St. Mirren’s entry points of success against Rangers

written by – Rangers Report

After a few weeks of a self-induced holiday from tracking stats, I decided to test out a new set of data to collect from today’s draw against St. Mirren.  Throughout this season, I have tracked Rangers entries into the final third, initially only tracking their controlled entries & then in recent months, all entries into the attacking third.  Given that the season was unwinding & the importance of the games had faded away, I wanted to experiment in this last game.

On a side note, here are the results from the ten matches in which I collected data on both controlled & non-controlled entries into the final third.  Controlled Zone Entries (CZE) refer to when a player dribbles the ball into the final third or makes a direct pass to a teammate already in the attacking third.  Non-Controlled Entries (NCE) refer to long balls into the area, balls into a crowd of defenders, & thru-balls.

  • Of 520 controlled zone entries – 65% led to positive results
  • Of 256 non-controlled entries – 30% led to positive results
  • Shots were generated on 16% of CZE & 6% of NCE
  • When Rangers had 70% or more Controlled Entries in a match – they led to average of 11.8 shots on those controlled entries
  • Matches with less then 70% ratio of CZE, Rangers averaged six shots from CZE

Given Rangers domination of possession this season, they are clearly going to generate more possession going forward into the final third & are more likely to be able to have a controlled entry – which has a much higher rate of resulting in something positive.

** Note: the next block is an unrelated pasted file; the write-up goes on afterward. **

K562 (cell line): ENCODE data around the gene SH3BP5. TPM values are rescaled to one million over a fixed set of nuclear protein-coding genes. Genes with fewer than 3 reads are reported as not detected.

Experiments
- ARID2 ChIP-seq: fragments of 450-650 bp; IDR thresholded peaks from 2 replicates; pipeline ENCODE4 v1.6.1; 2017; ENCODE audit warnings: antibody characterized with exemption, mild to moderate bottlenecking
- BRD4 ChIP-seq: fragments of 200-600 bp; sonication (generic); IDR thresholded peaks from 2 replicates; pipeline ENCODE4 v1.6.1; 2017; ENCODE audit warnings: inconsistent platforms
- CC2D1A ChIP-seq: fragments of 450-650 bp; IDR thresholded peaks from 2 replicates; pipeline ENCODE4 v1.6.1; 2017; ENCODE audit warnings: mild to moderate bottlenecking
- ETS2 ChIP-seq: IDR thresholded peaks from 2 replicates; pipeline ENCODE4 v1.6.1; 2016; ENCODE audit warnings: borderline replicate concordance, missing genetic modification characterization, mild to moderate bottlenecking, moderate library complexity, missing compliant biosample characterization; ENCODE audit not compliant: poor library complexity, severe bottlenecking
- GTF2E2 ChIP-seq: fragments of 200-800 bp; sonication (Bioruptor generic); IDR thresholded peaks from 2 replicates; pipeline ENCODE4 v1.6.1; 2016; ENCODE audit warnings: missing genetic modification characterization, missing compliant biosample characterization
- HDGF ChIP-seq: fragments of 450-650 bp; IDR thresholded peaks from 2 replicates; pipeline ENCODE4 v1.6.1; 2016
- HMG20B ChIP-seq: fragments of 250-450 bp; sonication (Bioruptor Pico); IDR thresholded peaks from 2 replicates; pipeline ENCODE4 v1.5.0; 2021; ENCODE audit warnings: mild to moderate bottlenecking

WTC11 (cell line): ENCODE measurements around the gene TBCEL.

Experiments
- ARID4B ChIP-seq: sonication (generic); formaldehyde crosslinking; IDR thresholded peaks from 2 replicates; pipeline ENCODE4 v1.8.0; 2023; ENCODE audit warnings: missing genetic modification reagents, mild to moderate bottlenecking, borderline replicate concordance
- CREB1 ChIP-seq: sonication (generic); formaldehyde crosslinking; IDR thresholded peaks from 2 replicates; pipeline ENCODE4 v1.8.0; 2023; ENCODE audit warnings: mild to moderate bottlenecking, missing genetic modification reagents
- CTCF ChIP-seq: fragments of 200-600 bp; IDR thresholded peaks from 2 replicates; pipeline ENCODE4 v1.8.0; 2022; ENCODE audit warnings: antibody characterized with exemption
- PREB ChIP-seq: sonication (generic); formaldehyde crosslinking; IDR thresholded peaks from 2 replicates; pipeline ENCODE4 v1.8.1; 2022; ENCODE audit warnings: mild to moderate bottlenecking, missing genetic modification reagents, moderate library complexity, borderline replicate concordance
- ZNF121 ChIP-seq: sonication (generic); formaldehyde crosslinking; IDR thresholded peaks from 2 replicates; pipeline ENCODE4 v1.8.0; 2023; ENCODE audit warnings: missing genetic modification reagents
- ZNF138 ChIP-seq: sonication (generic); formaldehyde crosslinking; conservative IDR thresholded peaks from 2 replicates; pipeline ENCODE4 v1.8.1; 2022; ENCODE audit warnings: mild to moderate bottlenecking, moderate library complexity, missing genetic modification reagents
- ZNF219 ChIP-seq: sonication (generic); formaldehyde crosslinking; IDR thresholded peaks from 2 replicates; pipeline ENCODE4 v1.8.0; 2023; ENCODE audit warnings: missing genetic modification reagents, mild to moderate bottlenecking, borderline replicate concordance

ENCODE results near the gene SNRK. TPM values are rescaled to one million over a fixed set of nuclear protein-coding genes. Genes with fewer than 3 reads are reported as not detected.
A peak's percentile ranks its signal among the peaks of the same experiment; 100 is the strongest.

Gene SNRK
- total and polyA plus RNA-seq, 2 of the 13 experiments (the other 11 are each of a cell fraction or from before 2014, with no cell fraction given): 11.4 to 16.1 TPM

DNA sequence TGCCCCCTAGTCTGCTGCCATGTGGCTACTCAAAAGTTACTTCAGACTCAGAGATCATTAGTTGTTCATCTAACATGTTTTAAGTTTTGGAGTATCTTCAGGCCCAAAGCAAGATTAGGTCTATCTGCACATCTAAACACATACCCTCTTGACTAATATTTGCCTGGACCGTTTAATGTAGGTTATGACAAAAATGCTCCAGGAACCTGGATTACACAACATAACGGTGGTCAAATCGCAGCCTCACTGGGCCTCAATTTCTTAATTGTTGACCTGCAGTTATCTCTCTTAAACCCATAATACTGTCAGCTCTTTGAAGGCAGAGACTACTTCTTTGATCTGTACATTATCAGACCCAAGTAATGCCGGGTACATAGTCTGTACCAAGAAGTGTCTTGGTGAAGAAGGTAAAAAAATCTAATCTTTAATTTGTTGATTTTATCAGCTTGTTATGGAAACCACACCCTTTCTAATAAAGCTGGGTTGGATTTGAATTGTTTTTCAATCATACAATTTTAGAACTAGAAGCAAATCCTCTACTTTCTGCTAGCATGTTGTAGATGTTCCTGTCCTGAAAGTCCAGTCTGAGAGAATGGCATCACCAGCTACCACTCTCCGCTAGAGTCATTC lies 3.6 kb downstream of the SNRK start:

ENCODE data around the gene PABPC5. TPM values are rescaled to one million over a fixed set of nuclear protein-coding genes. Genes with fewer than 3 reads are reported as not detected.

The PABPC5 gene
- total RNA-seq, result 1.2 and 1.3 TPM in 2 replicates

I began to wonder – what happens when the opponent enters Rangers defensive third.  Would teams be forced to play long, hopeful balls into the area (a non-controlled entry)?  Would they see similar success rates on controlled entries?

Then, as I investigated how these stats were tracked in ice hockey, I realized that there may be a benefit to also track where the entry point was when the opponent brought the ball into the final third.  Were they getting through the midfield & entering on the left, right, or centrally?  Also, were there trends in which it was ‘easier’ to get a controlled entry in certain attacking areas, rather then being forced into a non-controlled entry?

Danny Wilson, courtesy of RFC

Here are the results from Sunday’s league finale against St. Mirren:

CZE L C R Pos Res Success Rate Highlighted Team results Non-controlled Entry L C R Pos Res Success Rate Highlighted Team results Total Entries
1st Half 12 2 5 5 5 0.42 goal, 3 shots, free kick, 3 throw-ins 10 2 5 3 1 0.10 throw-in 22
2nd Half 7 4 2 1 4 0.57 goal, 2 shots 8 3 5  0 1 0.13 15
Totals 19 6 7 6 9 0.47 2 goals, 5 shots, free kick, 3 throw-ins 18 5 10 3 2 0.11 throw-in 37

The same disclaimer I have used for Rangers entries into the final third applies here as well.  This just measures where & how the ball gets into Rangers’ defensive third.  It does not track the play beyond the entry except for the final result.  Any defensive breakdowns that occur after the entry are a separate entity to be evaluated.